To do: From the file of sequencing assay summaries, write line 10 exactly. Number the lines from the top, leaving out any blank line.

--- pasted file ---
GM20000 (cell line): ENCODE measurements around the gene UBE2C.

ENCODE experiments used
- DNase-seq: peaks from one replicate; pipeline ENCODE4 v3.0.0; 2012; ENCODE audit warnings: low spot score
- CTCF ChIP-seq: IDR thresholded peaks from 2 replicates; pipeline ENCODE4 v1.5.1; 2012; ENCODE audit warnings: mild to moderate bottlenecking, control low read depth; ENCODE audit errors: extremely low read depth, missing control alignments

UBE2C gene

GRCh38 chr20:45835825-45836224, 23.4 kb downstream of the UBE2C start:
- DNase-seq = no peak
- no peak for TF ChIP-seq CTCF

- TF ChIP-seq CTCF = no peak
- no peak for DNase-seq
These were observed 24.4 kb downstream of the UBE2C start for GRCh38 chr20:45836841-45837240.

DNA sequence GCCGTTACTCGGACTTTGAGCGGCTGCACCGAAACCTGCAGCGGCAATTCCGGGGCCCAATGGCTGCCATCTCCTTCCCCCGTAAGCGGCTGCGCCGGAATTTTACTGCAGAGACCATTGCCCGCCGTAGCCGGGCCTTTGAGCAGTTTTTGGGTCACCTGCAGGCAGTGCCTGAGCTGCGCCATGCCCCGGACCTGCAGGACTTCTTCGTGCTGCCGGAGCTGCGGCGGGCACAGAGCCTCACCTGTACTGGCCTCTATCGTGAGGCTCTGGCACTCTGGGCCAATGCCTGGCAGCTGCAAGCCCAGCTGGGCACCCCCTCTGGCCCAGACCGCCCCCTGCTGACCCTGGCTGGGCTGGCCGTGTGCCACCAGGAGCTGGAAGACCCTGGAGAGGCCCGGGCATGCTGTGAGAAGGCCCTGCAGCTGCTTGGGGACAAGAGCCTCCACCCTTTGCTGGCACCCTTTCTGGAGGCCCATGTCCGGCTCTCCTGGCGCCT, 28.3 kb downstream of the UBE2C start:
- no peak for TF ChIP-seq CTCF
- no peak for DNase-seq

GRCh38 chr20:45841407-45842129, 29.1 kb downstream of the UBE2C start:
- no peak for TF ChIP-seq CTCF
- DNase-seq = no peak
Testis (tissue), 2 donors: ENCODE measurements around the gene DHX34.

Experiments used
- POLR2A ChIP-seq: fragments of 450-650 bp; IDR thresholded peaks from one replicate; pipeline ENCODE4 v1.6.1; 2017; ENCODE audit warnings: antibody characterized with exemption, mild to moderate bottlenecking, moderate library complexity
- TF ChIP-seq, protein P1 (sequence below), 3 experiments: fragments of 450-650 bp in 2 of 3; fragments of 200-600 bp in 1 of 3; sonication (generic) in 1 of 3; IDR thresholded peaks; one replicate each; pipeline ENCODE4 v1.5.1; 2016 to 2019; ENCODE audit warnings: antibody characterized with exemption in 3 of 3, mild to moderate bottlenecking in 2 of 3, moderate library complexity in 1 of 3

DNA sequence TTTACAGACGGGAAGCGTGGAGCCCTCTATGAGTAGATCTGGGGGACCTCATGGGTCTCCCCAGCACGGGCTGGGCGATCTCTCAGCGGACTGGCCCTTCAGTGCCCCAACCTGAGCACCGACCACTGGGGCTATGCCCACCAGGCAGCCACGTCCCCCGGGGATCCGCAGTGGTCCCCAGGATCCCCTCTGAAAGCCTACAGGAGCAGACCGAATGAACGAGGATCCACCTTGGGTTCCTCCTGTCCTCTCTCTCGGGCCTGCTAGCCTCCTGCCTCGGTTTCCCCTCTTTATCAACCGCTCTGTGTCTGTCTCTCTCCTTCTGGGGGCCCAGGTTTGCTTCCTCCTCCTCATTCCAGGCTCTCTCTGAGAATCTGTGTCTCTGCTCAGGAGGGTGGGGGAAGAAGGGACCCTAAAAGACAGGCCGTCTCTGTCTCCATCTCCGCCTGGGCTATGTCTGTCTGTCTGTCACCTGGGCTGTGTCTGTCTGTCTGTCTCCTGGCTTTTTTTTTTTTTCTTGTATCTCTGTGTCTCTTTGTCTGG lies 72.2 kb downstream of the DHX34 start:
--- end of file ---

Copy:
- no peak for DNase-seq